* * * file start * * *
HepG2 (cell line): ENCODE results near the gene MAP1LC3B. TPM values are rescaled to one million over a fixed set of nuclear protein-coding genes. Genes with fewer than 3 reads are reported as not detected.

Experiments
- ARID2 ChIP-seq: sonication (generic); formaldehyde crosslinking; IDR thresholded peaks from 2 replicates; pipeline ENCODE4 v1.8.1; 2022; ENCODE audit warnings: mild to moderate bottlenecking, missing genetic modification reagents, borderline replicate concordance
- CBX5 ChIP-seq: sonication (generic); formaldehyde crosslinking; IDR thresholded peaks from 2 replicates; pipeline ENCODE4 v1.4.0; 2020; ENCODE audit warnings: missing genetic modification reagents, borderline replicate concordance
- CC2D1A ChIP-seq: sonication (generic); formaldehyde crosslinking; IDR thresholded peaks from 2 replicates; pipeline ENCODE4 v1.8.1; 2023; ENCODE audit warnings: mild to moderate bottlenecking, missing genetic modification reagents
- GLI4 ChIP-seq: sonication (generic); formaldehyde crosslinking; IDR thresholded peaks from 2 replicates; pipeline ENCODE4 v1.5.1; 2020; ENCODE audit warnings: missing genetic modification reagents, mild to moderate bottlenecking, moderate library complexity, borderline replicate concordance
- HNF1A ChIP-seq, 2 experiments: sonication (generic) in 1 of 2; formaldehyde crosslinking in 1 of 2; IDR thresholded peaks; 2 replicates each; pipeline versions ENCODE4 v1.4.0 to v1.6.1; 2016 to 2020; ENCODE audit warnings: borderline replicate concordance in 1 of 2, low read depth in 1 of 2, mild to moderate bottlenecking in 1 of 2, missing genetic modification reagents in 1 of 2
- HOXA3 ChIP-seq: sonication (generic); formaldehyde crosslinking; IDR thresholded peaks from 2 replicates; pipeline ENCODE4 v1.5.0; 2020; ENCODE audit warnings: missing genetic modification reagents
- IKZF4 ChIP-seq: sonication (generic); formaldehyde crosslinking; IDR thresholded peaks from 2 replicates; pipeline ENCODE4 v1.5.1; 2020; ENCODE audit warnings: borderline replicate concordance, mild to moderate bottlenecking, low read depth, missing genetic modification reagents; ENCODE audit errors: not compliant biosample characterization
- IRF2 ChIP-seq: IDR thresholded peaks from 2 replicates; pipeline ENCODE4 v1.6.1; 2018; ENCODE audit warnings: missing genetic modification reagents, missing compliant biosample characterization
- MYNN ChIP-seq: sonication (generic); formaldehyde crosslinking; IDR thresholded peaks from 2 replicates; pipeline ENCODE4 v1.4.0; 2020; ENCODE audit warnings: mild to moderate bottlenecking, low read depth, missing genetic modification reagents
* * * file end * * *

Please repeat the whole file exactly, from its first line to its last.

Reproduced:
HepG2 (cell line): ENCODE results near the gene MAP1LC3B. TPM values are rescaled to one million over a fixed set of nuclear protein-coding genes. Genes with fewer than 3 reads are reported as not detected.

Experiments
- ARID2 ChIP-seq: sonication (generic); formaldehyde crosslinking; IDR thresholded peaks from 2 replicates; pipeline ENCODE4 v1.8.1; 2022; ENCODE audit warnings: mild to moderate bottlenecking, missing genetic modification reagents, borderline replicate concordance
- CBX5 ChIP-seq: sonication (generic); formaldehyde crosslinking; IDR thresholded peaks from 2 replicates; pipeline ENCODE4 v1.4.0; 2020; ENCODE audit warnings: missing genetic modification reagents, borderline replicate concordance
- CC2D1A ChIP-seq: sonication (generic); formaldehyde crosslinking; IDR thresholded peaks from 2 replicates; pipeline ENCODE4 v1.8.1; 2023; ENCODE audit warnings: mild to moderate bottlenecking, missing genetic modification reagents
- GLI4 ChIP-seq: sonication (generic); formaldehyde crosslinking; IDR thresholded peaks from 2 replicates; pipeline ENCODE4 v1.5.1; 2020; ENCODE audit warnings: missing genetic modification reagents, mild to moderate bottlenecking, moderate library complexity, borderline replicate concordance
- HNF1A ChIP-seq, 2 experiments: sonication (generic) in 1 of 2; formaldehyde crosslinking in 1 of 2; IDR thresholded peaks; 2 replicates each; pipeline versions ENCODE4 v1.4.0 to v1.6.1; 2016 to 2020; ENCODE audit warnings: borderline replicate concordance in 1 of 2, low read depth in 1 of 2, mild to moderate bottlenecking in 1 of 2, missing genetic modification reagents in 1 of 2
- HOXA3 ChIP-seq: sonication (generic); formaldehyde crosslinking; IDR thresholded peaks from 2 replicates; pipeline ENCODE4 v1.5.0; 2020; ENCODE audit warnings: missing genetic modification reagents
- IKZF4 ChIP-seq: sonication (generic); formaldehyde crosslinking; IDR thresholded peaks from 2 replicates; pipeline ENCODE4 v1.5.1; 2020; ENCODE audit warnings: borderline replicate concordance, mild to moderate bottlenecking, low read depth, missing genetic modification reagents; ENCODE audit errors: not compliant biosample characterization
- IRF2 ChIP-seq: IDR thresholded peaks from 2 replicates; pipeline ENCODE4 v1.6.1; 2018; ENCODE audit warnings: missing genetic modification reagents, missing compliant biosample characterization
- MYNN ChIP-seq: sonication (generic); formaldehyde crosslinking; IDR thresholded peaks from 2 replicates; pipeline ENCODE4 v1.4.0; 2020; ENCODE audit warnings: mild to moderate bottlenecking, low read depth, missing genetic modification reagents